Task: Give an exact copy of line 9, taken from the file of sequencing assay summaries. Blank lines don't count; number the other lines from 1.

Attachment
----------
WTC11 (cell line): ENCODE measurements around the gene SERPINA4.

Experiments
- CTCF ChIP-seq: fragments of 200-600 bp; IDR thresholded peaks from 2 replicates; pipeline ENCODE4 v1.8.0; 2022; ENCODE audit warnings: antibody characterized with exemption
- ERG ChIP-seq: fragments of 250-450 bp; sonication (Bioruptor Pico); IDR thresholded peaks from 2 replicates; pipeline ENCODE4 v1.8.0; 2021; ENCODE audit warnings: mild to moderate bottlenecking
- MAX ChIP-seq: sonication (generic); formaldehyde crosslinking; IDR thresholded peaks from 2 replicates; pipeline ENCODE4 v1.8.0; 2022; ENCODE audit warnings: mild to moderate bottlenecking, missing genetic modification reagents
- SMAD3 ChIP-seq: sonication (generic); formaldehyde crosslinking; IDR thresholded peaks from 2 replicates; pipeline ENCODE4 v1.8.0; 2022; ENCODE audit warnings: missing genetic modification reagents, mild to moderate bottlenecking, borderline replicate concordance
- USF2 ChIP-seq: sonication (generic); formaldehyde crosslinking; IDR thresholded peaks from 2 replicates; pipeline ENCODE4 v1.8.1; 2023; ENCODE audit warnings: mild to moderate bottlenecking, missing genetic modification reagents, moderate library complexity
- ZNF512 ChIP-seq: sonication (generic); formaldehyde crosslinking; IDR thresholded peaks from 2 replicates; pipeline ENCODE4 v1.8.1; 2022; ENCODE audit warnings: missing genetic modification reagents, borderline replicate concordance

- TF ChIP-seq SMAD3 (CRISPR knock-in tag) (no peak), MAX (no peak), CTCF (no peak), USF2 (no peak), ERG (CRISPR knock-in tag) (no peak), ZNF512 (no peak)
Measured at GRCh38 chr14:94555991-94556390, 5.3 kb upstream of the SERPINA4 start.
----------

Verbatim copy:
- TF ChIP-seq SMAD3 (CRISPR knock-in tag) (no peak), MAX (no peak), CTCF (no peak), USF2 (no peak), ERG (CRISPR knock-in tag) (no peak), ZNF512 (no peak)